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Saturday, June 20, 2009

'Trapped' in Newgate Prison!


This morning we drove to Suffield CT for a reporting assignment. After finishing a swath of photos and notes on the Suffield High School graduation, I decided we needed to visit a museum I'd long wanted to see: Old Newgate Prison.


As you can see from the pictures I ended up behind bars . . . as did my lovely bride (poor girl... I had to leave her there) (-:This was a fascinating trip. It brought to mind a lot of history I'd almost forgotten and renewed my interest in studying the American Revolution. The prizoners here had to endure brutal conditions. Below is a picture of the mine that the prizoners had to work. The only access to this place was a perpendicular shaft large enough for only one person to slip through at a time.
This last picture I took was a walk into the depths of the mine. There is a chamber at the end of this treacherous descent. The frame of a thick door is still visible as you pass inside. It is perhaps 3.5 to 4 feet high and chiseled out like a cave. That chamber was used for solitary confinement. I cannot imagine the torture of sitting alone, underground with cold water dripping on and around you in unending monotony. No wonder there was a mass breakout from this place.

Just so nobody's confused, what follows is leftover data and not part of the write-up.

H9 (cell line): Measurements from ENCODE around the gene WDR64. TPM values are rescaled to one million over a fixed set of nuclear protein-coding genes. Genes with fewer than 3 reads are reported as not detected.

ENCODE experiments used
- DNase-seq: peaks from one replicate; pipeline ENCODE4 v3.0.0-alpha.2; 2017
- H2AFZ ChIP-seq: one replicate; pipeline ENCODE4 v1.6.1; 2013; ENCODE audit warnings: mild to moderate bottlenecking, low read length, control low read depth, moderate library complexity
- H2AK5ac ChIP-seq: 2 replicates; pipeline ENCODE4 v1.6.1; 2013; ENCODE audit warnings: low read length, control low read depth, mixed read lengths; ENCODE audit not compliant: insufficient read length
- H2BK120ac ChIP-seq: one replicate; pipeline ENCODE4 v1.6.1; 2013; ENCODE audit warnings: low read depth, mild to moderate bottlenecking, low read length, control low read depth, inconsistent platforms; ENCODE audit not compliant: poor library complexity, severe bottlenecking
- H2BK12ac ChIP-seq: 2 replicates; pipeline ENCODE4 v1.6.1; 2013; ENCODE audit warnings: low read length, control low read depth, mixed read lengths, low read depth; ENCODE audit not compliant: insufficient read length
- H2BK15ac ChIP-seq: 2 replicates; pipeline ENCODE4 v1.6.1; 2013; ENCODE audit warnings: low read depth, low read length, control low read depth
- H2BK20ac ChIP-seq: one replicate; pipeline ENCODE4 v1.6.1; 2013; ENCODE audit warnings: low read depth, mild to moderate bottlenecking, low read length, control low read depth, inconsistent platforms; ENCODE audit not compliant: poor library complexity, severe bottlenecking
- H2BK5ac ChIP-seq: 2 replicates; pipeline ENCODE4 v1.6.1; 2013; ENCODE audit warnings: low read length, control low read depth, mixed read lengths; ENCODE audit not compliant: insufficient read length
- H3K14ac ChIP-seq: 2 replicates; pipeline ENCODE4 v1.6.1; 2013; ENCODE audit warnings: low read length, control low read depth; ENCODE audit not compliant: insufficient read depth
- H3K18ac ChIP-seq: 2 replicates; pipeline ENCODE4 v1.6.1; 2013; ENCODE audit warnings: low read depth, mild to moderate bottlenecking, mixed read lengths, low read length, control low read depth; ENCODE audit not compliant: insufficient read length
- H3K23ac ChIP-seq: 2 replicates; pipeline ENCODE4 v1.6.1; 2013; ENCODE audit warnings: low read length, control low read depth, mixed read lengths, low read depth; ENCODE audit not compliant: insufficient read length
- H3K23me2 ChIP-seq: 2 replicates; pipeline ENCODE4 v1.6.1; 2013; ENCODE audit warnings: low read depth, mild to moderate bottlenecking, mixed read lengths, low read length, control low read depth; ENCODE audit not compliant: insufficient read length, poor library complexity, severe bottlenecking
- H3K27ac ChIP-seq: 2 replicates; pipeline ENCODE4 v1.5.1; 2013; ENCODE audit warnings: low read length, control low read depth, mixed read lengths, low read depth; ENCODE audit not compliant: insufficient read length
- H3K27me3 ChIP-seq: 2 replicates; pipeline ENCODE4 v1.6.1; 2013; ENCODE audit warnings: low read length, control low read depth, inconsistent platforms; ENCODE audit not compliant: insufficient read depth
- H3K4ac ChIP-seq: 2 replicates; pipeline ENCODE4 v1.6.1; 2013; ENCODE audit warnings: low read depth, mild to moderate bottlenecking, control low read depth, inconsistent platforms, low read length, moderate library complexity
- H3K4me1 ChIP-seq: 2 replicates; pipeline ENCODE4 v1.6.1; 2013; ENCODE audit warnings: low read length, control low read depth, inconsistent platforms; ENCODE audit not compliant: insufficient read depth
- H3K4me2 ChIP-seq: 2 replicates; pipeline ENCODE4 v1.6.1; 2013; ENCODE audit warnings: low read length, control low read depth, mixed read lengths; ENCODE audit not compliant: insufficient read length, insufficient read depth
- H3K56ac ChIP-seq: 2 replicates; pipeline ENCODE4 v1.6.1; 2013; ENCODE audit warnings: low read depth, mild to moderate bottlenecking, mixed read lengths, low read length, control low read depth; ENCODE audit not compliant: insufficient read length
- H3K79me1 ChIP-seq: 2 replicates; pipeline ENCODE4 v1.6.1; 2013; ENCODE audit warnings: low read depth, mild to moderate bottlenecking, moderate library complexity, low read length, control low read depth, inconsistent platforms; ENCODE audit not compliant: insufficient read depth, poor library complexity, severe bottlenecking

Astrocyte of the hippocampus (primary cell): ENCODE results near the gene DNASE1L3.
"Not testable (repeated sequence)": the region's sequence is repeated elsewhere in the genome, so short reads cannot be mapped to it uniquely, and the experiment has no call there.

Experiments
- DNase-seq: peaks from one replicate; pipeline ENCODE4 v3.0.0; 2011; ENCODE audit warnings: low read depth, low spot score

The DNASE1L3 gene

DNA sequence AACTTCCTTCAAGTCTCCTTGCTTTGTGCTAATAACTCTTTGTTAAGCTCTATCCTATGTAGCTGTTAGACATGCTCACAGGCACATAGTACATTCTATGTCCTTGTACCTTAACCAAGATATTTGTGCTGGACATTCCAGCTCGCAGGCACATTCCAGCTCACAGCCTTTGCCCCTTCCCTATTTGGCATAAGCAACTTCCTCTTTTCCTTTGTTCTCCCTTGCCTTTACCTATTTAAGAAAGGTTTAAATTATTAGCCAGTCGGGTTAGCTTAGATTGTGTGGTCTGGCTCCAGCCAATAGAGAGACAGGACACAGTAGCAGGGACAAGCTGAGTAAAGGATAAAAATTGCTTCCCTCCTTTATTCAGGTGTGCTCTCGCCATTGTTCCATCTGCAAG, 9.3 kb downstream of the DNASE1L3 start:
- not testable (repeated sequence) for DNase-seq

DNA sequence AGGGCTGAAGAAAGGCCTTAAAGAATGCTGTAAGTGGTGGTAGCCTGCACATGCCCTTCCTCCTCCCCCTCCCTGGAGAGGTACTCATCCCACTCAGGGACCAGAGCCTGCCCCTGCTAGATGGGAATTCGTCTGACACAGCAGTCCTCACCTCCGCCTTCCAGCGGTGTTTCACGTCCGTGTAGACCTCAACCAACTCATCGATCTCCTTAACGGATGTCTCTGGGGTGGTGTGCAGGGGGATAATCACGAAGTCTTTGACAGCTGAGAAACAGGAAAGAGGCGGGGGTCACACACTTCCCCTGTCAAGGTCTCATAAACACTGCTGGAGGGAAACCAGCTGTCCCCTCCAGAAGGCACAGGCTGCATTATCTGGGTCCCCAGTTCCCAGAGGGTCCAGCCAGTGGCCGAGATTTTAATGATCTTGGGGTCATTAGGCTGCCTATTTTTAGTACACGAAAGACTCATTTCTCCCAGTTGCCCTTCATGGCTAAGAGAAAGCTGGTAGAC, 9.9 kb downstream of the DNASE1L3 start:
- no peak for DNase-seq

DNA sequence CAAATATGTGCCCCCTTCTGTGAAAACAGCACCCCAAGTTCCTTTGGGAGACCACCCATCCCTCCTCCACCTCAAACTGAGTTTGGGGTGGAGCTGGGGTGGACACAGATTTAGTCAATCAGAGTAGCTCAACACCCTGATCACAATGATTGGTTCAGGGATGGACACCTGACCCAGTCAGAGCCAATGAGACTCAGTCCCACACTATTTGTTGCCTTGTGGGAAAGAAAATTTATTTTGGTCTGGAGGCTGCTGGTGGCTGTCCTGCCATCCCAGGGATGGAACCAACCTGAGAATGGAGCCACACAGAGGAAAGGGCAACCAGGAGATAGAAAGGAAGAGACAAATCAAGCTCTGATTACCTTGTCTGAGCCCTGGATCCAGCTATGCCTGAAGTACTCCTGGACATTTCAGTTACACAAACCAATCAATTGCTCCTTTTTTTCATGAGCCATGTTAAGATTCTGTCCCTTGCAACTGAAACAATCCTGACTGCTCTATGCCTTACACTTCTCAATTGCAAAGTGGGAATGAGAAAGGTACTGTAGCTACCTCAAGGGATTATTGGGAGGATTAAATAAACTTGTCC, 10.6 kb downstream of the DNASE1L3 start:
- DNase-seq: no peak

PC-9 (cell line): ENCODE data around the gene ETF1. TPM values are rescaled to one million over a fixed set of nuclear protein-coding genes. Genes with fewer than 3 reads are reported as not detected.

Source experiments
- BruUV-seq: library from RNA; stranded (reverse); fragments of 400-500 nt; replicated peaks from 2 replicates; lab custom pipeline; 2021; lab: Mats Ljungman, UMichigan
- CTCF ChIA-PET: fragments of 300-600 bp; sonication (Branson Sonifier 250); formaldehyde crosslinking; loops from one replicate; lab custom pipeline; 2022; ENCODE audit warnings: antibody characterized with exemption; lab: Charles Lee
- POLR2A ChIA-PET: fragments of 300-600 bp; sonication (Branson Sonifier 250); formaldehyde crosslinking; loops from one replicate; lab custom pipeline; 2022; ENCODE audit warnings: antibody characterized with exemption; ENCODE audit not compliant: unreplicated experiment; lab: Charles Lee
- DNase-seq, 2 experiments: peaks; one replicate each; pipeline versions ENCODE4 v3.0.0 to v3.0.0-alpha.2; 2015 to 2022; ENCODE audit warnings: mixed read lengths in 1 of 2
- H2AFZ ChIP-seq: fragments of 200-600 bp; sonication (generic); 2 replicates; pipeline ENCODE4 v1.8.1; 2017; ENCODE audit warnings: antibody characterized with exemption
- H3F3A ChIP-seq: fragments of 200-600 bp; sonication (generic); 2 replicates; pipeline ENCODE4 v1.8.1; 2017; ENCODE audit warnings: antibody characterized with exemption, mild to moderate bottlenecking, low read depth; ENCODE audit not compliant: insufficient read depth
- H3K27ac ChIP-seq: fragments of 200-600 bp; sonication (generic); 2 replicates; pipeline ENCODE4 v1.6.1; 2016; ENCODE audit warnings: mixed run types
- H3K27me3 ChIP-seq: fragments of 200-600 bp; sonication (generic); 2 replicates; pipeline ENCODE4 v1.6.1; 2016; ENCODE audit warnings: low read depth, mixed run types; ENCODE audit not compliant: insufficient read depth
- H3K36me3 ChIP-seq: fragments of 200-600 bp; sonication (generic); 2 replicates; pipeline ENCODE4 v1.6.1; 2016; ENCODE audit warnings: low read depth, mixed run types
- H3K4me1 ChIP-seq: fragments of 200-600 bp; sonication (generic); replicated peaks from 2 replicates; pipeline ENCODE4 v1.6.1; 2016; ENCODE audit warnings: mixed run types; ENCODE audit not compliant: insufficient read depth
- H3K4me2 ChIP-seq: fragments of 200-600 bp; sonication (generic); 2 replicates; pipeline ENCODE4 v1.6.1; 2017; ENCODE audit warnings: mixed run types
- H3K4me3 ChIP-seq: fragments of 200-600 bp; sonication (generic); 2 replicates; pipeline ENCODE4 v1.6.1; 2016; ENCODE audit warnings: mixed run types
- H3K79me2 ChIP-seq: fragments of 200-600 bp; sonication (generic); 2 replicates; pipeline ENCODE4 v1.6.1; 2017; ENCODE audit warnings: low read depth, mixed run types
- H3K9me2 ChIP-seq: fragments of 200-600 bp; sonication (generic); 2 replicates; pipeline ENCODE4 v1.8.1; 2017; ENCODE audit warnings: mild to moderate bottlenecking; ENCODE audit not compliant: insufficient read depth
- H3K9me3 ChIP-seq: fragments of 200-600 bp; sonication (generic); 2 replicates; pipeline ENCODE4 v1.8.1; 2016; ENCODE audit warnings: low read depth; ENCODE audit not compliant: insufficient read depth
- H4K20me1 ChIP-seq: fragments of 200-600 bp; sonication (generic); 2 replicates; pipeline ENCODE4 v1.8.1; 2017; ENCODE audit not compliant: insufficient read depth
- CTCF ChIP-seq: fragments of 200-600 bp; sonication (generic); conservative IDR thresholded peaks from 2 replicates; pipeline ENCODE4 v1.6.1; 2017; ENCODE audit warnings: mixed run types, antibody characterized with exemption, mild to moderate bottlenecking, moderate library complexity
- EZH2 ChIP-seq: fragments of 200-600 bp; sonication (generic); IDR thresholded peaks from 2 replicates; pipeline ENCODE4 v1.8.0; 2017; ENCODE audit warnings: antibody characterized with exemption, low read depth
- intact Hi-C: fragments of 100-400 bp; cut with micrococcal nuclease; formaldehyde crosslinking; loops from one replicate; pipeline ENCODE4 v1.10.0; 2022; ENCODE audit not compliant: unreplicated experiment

2 comments:

J.R. Parker said...

Ha! Nothing says, "Honeymoon's over," like a day in prison.

√čarwen said...

Subtly, though,
Subtly is the way to go,
whether or not she is your bride,
whether she wants to be by your side,
nothing says 'the wrong decision'
like a honeymoon in prison.

Haha, that came out of nowhere =D

WELCOME TO THE WRITING SITE OF SCOTT APPLETON

"Pleasant words are as an honeycomb, sweet to the soul, and health to the bones." -Proverbs 16:24

In a world where morality is forsaken and Christ neglected, wholesome books are uncommon. The themes of my writing are love, self-sacrifice, and honor.

I see my generation turning from God to the gods of this world. I see homes torn apart in the pursuit of pleasure and self-gratification. Children are murdered by the millions every year . . . without ever seeing the world outside their mothers' wombs. Through fiction I strive to encourage those who are willing, to stand against these things and be heroes and heroines; chivalrous, gentle, full of righteous indignation, and the fear and love of their Creator.